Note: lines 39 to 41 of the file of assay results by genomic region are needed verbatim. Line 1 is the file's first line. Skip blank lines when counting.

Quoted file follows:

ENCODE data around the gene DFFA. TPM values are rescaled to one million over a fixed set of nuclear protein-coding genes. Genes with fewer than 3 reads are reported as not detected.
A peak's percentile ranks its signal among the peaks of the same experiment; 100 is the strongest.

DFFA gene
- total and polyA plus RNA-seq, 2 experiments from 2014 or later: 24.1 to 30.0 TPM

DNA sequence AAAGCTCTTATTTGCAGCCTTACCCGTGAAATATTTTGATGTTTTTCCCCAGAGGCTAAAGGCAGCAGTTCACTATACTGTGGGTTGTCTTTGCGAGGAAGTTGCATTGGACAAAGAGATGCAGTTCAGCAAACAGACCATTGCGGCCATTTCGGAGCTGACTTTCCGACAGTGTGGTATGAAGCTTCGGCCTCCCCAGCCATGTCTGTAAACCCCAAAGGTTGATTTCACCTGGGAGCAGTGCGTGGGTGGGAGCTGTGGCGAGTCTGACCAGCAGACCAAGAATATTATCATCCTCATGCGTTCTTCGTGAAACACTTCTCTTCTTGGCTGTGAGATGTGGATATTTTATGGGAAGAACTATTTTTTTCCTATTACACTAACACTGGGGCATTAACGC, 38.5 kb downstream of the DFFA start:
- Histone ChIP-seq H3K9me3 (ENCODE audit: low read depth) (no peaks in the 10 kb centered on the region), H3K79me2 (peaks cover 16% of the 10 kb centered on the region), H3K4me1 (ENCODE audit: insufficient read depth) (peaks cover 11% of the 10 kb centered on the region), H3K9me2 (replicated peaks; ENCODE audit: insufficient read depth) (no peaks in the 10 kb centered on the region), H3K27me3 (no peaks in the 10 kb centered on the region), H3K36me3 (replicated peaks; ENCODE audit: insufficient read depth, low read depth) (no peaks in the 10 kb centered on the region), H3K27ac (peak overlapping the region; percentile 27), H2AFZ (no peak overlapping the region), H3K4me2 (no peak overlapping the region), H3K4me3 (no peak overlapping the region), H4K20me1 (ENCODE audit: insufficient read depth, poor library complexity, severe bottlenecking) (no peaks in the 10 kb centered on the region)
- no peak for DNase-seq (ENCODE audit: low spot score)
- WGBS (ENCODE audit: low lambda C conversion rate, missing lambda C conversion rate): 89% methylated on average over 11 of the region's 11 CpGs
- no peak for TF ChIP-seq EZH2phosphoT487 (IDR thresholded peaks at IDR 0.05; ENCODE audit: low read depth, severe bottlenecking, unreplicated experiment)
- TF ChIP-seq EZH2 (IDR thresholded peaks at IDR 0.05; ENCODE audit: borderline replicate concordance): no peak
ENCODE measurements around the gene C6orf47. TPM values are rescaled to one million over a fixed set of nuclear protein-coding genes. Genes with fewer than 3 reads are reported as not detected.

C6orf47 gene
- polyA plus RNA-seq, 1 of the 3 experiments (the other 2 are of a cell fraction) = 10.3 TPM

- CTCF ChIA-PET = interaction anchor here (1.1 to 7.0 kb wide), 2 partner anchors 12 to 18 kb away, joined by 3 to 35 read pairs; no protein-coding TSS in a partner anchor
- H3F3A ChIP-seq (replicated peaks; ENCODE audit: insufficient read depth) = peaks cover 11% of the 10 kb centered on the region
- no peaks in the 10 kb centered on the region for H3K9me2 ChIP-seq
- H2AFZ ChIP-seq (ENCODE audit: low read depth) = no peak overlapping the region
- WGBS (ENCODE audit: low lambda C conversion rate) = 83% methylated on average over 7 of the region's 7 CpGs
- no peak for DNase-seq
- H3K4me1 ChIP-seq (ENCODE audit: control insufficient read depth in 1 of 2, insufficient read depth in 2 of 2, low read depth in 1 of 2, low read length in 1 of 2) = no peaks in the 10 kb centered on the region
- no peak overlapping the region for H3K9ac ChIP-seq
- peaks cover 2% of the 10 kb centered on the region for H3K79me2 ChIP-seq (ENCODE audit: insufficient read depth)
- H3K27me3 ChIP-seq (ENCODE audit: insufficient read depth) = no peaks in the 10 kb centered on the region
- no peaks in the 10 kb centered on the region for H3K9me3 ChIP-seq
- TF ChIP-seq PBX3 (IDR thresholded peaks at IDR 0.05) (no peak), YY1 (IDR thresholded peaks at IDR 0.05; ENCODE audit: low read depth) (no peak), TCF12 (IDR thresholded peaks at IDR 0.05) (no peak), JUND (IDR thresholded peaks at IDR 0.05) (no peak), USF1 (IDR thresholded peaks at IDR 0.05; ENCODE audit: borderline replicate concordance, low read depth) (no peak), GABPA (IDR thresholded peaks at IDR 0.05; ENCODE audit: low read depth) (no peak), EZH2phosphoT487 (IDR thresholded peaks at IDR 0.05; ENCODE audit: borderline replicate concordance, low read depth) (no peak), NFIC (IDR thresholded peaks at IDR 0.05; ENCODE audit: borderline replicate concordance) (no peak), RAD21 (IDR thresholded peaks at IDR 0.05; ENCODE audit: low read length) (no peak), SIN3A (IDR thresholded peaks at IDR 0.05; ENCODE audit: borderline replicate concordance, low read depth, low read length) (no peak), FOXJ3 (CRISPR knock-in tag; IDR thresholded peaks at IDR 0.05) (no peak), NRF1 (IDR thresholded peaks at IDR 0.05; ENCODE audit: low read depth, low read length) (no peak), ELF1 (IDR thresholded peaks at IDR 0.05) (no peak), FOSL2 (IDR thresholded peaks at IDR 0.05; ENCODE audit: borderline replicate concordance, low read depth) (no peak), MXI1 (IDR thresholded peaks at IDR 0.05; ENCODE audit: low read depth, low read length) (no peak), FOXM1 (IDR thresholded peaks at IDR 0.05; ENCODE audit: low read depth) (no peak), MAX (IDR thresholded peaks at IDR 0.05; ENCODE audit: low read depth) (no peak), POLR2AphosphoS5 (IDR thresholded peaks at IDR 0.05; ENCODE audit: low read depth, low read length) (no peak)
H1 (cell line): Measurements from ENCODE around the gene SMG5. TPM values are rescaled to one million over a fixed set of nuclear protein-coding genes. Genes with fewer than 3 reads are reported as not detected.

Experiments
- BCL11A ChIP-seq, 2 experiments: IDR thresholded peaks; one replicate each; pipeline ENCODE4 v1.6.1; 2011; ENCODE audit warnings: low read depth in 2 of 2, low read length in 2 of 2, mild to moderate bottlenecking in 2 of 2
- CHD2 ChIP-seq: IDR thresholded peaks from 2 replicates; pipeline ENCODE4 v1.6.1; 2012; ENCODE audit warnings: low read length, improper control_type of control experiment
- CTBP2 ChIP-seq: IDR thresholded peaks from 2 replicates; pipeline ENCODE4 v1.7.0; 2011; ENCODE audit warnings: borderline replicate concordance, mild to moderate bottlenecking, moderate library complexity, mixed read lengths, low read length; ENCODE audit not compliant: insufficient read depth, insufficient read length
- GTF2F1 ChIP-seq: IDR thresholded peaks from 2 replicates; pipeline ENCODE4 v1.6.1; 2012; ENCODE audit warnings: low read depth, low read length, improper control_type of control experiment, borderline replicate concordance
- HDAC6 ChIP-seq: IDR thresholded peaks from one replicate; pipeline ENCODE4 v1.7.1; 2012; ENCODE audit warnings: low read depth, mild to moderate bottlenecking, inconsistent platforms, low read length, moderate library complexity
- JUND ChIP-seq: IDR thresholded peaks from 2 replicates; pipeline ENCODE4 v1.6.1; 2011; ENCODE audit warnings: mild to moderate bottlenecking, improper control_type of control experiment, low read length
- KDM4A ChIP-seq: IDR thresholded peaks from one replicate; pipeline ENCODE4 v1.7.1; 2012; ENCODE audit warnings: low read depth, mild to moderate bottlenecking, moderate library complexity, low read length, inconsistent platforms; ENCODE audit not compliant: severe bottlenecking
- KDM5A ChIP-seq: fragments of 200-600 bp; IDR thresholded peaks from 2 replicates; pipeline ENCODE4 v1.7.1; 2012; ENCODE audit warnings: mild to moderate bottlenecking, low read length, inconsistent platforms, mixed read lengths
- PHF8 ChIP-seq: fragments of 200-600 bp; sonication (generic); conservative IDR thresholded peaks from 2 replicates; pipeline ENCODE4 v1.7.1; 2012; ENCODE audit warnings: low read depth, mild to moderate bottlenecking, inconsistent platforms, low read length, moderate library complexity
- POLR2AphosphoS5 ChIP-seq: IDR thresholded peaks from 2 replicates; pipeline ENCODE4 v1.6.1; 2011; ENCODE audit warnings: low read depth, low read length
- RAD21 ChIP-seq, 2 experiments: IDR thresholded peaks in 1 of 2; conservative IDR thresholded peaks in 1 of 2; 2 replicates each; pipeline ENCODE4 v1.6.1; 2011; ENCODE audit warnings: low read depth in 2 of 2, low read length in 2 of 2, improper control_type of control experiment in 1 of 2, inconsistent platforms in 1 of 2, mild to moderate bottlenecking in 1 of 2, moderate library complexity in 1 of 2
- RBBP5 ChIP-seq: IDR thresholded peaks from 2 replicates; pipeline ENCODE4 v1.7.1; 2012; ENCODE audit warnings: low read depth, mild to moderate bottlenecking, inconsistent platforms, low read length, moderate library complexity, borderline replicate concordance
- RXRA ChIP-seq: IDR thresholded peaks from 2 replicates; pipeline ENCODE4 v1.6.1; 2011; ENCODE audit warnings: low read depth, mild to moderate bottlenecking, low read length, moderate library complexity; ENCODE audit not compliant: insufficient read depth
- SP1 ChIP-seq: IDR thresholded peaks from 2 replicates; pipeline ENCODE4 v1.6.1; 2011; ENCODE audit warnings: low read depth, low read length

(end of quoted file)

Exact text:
- RBBP5 ChIP-seq: IDR thresholded peaks from 2 replicates; pipeline ENCODE4 v1.7.1; 2012; ENCODE audit warnings: low read depth, mild to moderate bottlenecking, inconsistent platforms, low read length, moderate library complexity, borderline replicate concordance
- RXRA ChIP-seq: IDR thresholded peaks from 2 replicates; pipeline ENCODE4 v1.6.1; 2011; ENCODE audit warnings: low read depth, mild to moderate bottlenecking, low read length, moderate library complexity; ENCODE audit not compliant: insufficient read depth
- SP1 ChIP-seq: IDR thresholded peaks from 2 replicates; pipeline ENCODE4 v1.6.1; 2011; ENCODE audit warnings: low read depth, low read length